“Later, I would put everything back,” Brennan-Jobs writes. “For the past year, I’d visited for a weekend every other month or so. I’d given up on the possibility of a grand reconciliation, the kind in the movies, but I kept coming anyway.”
“In the spring of 1978, when my parents were 23, my mother gave birth to me on their friend Robert’s farm in Oregon, with the help of two midwives. The labor and delivery took three hours, start to finish. My father arrived a few days later. ‘It’s not my kid,’ he kept telling everyone at the farm, but he’d flown there to meet me anyway. I had black hair and a big nose, and Robert said, ‘She sure looks like you,'” Brennan-Jobs writes. “My parents took me out into a field, laid me on a blanket, and looked through the pages of a baby-name book. He wanted to name me Claire. They went through several names but couldn’t agree. They didn’t want something derivative, a shorter version of a longer name.”
“What about Lisa?” my mother finally said.
“Yes. That one,” he said happily.
He left the next day.
“Isn’t Lisa short for Elizabeth?” I asked my mother. “No. We looked it up. It’s a separate name.” “And why did you let him help name me when he was pretending he wasn’t the father?” “Because he was your father,” she said.
“Hey, you know that computer, the Lisa? Was it named after me?” I asked many years later when I was in high school and splitting my time between my parents’ houses. I tried to sound like I was curious, nothing more.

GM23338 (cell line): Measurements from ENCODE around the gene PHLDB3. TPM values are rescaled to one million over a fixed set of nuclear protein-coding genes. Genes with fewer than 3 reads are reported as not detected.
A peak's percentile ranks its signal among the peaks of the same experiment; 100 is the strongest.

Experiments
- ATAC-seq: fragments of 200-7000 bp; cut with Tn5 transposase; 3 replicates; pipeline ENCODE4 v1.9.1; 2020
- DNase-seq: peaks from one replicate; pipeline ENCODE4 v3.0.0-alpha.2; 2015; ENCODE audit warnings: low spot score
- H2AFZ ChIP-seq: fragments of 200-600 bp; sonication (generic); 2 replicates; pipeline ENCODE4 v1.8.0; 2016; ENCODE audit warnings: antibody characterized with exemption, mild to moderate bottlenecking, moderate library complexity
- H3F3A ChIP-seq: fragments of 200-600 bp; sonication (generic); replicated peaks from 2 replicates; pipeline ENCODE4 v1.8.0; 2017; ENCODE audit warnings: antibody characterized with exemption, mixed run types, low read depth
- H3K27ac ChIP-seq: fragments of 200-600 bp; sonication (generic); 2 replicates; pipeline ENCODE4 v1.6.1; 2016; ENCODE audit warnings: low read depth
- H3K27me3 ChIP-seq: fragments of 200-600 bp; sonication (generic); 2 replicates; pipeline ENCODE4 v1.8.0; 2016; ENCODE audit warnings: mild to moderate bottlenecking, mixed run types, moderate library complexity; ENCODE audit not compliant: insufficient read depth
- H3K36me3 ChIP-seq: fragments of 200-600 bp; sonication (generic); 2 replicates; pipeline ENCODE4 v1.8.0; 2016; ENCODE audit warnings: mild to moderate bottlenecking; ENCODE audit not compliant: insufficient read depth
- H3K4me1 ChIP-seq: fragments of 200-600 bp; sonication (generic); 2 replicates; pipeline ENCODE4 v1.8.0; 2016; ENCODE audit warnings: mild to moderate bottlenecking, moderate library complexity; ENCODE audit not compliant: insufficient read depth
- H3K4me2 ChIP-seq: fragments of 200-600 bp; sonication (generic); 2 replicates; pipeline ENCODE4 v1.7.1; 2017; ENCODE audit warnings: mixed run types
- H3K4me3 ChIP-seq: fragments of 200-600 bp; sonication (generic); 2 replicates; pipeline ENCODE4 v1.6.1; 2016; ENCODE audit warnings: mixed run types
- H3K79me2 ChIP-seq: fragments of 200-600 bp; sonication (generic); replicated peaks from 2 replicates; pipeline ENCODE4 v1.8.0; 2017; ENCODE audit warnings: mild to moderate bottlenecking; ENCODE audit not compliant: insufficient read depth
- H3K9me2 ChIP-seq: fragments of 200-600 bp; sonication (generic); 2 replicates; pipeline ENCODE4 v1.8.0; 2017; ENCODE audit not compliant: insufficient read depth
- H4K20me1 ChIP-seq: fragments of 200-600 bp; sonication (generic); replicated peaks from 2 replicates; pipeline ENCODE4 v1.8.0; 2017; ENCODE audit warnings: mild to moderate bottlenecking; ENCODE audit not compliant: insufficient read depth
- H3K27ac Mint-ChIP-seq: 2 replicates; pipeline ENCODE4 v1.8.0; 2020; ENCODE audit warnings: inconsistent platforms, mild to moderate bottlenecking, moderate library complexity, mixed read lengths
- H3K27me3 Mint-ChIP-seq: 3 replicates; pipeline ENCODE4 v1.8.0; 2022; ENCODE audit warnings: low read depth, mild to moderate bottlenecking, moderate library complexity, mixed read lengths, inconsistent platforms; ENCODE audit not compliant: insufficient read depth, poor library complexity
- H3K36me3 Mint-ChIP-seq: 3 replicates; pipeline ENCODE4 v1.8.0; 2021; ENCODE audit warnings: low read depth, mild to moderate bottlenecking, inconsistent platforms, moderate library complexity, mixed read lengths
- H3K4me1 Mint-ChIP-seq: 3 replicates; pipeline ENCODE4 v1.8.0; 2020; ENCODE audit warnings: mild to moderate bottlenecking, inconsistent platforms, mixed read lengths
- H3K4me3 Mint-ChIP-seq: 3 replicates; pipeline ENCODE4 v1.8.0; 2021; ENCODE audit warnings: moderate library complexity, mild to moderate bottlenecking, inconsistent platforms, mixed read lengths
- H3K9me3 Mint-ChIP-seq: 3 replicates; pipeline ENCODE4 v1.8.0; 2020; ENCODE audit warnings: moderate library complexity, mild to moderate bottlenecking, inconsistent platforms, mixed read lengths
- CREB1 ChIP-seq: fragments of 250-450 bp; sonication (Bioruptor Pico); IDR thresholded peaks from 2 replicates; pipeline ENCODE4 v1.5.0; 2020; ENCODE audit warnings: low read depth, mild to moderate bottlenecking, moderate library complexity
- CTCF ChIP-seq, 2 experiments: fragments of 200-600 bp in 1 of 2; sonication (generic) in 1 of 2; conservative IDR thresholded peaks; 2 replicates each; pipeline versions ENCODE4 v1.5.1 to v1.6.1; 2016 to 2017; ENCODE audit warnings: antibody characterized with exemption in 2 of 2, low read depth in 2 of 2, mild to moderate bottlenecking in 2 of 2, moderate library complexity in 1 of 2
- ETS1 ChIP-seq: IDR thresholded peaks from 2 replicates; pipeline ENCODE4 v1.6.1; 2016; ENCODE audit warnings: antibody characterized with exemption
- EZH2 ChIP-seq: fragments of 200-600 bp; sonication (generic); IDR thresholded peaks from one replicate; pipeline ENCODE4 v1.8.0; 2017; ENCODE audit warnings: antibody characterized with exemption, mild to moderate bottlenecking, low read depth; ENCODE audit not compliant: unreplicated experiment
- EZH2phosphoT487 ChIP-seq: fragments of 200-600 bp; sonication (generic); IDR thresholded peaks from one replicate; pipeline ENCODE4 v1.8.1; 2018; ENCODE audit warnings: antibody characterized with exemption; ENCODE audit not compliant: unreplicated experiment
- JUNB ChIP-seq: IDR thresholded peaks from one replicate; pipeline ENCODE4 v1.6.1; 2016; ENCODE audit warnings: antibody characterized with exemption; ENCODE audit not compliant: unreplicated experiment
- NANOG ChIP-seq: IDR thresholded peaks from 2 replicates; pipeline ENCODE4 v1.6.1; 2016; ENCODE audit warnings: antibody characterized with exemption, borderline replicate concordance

If he would just give me this one thing.
“Nope.” His voice was clipped, dismissive. Like I was fishing for a compliment. “Sorry, kid.”
We had lunch on a large covered balcony overlooking the sea. Bono asked my father about the beginning of Apple… Then Bono asked, “So, was the Lisa computer named after her?”
There was a pause. I braced myself—prepared for his answer.
My father hesitated, looked down at his plate for a long moment, and then back at Bono. “Yeah, it was,” he said.
I sat up in my chair.
“I thought so,” Bono said.
“Yup,” my father said.
I studied my father’s face. What had changed? Why had he admitted it now, after all these years? Of course, it was named after me, I thought then. His lie seemed preposterous now. I felt a new power that pulled my chest up.
Tons more in the full article – most highly recommended – here.
MacDailyNews Take: Obviously, Small Fry will be a must-must-must-read.
Chrisann Brennan: Steve Jobs was a haunted house of brokenness; cold, ruthless, and obsessive – October 4, 2015
Steve Jobs’ ex Chrisann Brennan reveals their explosive relationship in new memoir – October 15, 2013